I personally understood the film perfectly well, even with the heavily scientific elements. At the very least, I got the gist. The plot itself is pretty linear; it’s the side elements about relativity and different dimensions that seemed to have left people dumbfounded.

I think another issue with the film is that, it too, didn’t know what it wanted to be. Was it supposed to be a more realistic space epic or opera, like a Star Wars and Gravity love child? Or was it supposed to be a film layered with social commentary about the future of the human species, mixed in with dense scientific theories? The film was entertaining on a visceral level, but I understand why people disliked it.

Side note: It felt lazy when they were showing Michael Caine’s character aged 20 something years later from when we first saw him, but they didn’t bother making Ebenezer Scrooge look older. They stuck him in a wheel chair to imply age and frailty, which is humorous when you verbally discuss it. Also, Matt Damon shows up! His character’s motive I found to be the most baffling.

Maybe I’m wrong, so help me out brilliant people on the internet:

He was sending out faux information about the planet he was on being sustainable in order to be rescued. Instead of explaining this to the crew of the Endurance, he tries killing them so he can take their ship to leave back to earth. Why couldn’t he just tell them the planet he’s been stuck on can’t sustain life, so move on? Was he worried they would carry out their mission and head to the next planet orbiting Saturn? Is attempted murder and blowing up your camp really necessary? The character of Cooper has every motive to head back to earth, even Anne Hathaway does. I could be wrong, but I felt confused at that moment, and didn’t really care either way.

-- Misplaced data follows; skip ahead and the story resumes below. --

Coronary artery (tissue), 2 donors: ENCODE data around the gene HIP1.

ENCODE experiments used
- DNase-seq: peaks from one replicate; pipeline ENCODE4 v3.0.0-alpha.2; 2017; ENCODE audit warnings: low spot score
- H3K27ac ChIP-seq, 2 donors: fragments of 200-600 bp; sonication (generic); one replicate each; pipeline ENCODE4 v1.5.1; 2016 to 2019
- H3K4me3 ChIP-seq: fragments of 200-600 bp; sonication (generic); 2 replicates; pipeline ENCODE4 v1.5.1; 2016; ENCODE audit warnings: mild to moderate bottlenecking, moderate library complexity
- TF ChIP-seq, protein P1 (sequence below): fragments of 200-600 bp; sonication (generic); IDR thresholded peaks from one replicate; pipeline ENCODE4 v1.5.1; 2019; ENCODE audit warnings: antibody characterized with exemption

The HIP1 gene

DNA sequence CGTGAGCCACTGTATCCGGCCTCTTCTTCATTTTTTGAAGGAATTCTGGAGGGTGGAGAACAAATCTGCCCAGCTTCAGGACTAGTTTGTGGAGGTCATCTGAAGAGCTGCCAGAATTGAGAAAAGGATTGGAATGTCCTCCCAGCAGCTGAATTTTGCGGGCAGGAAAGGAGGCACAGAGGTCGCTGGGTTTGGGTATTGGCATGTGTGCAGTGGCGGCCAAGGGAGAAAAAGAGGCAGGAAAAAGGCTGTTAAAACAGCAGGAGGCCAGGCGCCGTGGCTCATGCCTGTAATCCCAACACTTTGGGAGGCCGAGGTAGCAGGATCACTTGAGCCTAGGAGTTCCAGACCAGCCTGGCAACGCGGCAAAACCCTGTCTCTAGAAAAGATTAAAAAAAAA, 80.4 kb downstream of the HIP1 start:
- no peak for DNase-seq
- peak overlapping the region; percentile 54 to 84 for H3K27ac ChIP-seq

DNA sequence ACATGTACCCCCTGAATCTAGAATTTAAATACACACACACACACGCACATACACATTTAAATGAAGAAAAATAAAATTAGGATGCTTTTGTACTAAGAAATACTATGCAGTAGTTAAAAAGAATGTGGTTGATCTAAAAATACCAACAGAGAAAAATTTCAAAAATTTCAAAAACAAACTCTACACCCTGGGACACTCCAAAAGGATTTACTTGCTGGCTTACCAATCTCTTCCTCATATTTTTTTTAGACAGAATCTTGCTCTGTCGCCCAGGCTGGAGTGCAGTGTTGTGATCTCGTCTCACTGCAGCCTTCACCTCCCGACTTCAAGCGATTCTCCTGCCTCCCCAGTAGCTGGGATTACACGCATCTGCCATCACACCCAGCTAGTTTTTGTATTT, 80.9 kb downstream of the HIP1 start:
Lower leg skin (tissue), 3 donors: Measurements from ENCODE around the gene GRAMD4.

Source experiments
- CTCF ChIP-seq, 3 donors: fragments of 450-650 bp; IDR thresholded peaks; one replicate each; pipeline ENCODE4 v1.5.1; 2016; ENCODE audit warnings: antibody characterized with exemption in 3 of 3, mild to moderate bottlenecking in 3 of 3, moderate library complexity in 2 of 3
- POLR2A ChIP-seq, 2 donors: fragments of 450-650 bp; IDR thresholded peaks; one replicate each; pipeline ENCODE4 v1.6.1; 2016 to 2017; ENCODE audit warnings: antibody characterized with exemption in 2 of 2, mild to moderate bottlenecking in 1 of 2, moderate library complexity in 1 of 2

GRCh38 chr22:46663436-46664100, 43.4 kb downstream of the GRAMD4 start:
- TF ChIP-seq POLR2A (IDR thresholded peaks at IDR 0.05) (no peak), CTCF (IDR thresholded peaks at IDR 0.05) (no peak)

The film looks great, but has nothing much else going for it except on an aesthetics level. The scientific theories about black holes, relativity, and the concept of space hibernation is intriguing, but Neil Degrasse Tyson has a much more interesting outlet in these phenomenons, and then some. I’d say check the film out for something mentally stimulating, but it didn’t go beyond that for me.

Backpacking in 82 Days: The Gilis, misc adventures, and reflective thoughts

Logging everything according to individual date has become unnecessary and tedious. In NZ, we actually had a pre planned itinerary broken down into a day by day schedule. It was much easier to keep track of dates and activities that way.

Once you lose that, your days tend to blend into each other and, for at least Devyn and I, we only remember bigger events and our reflective thoughts if it’s important. That’s what it has been like in Asia. Some days, we just did nothing but read or hang on the various beaches. I don’t want to blog about that and I’m sure my audience of 4 doesn’t want to read that. So, where to start…..